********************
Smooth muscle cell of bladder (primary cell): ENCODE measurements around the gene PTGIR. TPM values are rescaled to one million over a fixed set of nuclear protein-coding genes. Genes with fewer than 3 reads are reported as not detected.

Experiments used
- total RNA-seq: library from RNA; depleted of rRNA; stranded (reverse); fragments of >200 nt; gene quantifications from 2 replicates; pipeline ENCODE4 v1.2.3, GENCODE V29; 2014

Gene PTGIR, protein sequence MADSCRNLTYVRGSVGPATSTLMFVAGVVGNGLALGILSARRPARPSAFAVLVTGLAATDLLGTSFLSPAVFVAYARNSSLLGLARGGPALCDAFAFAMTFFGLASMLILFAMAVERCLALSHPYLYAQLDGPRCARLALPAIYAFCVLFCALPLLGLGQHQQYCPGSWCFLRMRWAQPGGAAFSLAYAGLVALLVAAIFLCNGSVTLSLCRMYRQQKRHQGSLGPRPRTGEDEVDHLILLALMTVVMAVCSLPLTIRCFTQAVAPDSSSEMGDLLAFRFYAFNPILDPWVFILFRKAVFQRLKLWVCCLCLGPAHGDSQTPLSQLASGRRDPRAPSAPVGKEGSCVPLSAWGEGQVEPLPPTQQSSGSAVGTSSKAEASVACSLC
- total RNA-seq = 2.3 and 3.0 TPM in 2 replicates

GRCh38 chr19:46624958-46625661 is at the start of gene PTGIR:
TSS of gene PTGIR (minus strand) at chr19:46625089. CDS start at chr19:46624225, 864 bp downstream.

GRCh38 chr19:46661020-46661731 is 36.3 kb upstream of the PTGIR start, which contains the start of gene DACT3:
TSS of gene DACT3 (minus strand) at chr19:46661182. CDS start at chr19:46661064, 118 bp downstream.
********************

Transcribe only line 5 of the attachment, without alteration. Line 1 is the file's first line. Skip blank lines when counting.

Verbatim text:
- total RNA-seq = 2.3 and 3.0 TPM in 2 replicates